Of course, insurance companies absolutely hate paying out hundreds of thousands of dollars to cover medical expenses, hence they'll find any excuse in the book (and a few that don't exist) to unceremoniously drop paying recipients if they dip too deep into the money pool too often. In fact, many companies have panels that review medical requests before signing off on them and those that don't meet their particular criteria are often denied. They'll also stiff hospitals on the bill, which is why they routinely charge insurance companies much more than necessary just in case they get shortchanged. The fight between hospitals, private insurers and their customers can easily be replicated by laying down in the middle of a pack of starving pitbulls with a bloody steak on your face.
Did you know that many private health insurance providers have a network of select hospitals their insured customers can only go to if they're to expect continuing coverage? Stray outside of that network and be prepared to take that second mortgage out on your soul.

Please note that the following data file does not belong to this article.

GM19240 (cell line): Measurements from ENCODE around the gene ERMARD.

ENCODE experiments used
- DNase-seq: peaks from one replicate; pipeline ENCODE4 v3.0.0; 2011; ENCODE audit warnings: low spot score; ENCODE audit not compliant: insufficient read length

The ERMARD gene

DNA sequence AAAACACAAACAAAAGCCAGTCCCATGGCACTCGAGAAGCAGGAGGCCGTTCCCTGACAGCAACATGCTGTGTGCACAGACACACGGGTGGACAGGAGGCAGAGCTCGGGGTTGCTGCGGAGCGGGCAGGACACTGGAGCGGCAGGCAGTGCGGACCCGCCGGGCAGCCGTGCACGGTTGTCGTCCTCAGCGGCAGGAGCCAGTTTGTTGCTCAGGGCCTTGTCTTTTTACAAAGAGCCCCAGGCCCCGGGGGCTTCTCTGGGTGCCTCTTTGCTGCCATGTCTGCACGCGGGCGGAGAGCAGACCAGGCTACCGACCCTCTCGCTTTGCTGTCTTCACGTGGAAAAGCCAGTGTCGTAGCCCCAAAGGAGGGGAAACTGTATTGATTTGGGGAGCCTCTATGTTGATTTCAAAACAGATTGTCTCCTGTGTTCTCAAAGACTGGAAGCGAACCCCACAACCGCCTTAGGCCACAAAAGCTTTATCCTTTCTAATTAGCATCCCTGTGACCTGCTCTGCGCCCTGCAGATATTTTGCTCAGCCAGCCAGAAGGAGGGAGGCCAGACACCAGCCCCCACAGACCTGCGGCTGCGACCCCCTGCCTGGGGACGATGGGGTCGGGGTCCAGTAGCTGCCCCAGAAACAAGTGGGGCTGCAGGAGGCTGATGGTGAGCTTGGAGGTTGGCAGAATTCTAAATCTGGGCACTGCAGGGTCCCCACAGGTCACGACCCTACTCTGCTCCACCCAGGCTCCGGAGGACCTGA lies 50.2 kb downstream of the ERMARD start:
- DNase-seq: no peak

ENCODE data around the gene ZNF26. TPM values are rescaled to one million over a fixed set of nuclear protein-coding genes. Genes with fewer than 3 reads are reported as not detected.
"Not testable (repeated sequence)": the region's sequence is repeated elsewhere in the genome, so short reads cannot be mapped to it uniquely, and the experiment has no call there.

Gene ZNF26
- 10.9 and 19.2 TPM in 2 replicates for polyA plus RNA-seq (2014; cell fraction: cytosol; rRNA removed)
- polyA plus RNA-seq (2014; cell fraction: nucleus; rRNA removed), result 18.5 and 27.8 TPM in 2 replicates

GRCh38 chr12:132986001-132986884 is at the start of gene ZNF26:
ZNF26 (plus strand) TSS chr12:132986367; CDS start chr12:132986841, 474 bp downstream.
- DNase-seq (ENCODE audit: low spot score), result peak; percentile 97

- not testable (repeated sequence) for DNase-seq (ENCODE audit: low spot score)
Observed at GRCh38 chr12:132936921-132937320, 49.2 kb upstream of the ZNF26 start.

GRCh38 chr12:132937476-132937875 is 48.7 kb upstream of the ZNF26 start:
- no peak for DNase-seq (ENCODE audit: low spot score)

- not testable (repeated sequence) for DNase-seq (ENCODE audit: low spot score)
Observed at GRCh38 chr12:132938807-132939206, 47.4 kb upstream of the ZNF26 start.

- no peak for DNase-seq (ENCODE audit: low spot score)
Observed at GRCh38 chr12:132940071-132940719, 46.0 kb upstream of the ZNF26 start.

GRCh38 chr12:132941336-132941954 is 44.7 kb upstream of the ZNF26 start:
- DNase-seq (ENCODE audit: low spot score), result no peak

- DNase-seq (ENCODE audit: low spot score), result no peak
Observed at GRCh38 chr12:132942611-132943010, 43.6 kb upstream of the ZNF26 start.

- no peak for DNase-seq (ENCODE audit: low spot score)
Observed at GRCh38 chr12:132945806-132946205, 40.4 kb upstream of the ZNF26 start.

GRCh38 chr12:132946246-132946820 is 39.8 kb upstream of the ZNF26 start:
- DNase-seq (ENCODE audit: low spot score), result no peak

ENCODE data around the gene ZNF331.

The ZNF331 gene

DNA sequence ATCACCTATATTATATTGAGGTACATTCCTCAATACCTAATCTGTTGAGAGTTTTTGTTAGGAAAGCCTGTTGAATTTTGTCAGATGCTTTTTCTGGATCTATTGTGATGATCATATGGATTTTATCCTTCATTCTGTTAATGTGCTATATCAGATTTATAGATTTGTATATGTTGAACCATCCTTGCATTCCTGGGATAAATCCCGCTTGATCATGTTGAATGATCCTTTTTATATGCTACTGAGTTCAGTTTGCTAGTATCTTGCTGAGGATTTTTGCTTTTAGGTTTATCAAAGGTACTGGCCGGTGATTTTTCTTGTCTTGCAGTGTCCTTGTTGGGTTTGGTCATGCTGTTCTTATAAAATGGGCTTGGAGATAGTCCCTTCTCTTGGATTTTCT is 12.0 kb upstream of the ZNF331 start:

So what's this single-payer shit I keep hearing about?
On the other hand, there's single-payer healthcare, commonly known as socialized or universal healthcare. With this type of coverage, there's one money pool (usually administered by a government agency) and every citizen in the country it's enacted in pays into that pool, usually through taxes or mandated fees. Except for the desperately poor, who are given a break and are still allowed to draw out of that pool. The all-inclusive nature of the single-payer system means that 1)there's only one huge pool to pay into and draw out of, therefore 2)there's always enough money in the pool to cover every paying recipient, plus those who aren't able to pay and 3)recipients wind up paying far less in premiums than they had to with private coverage.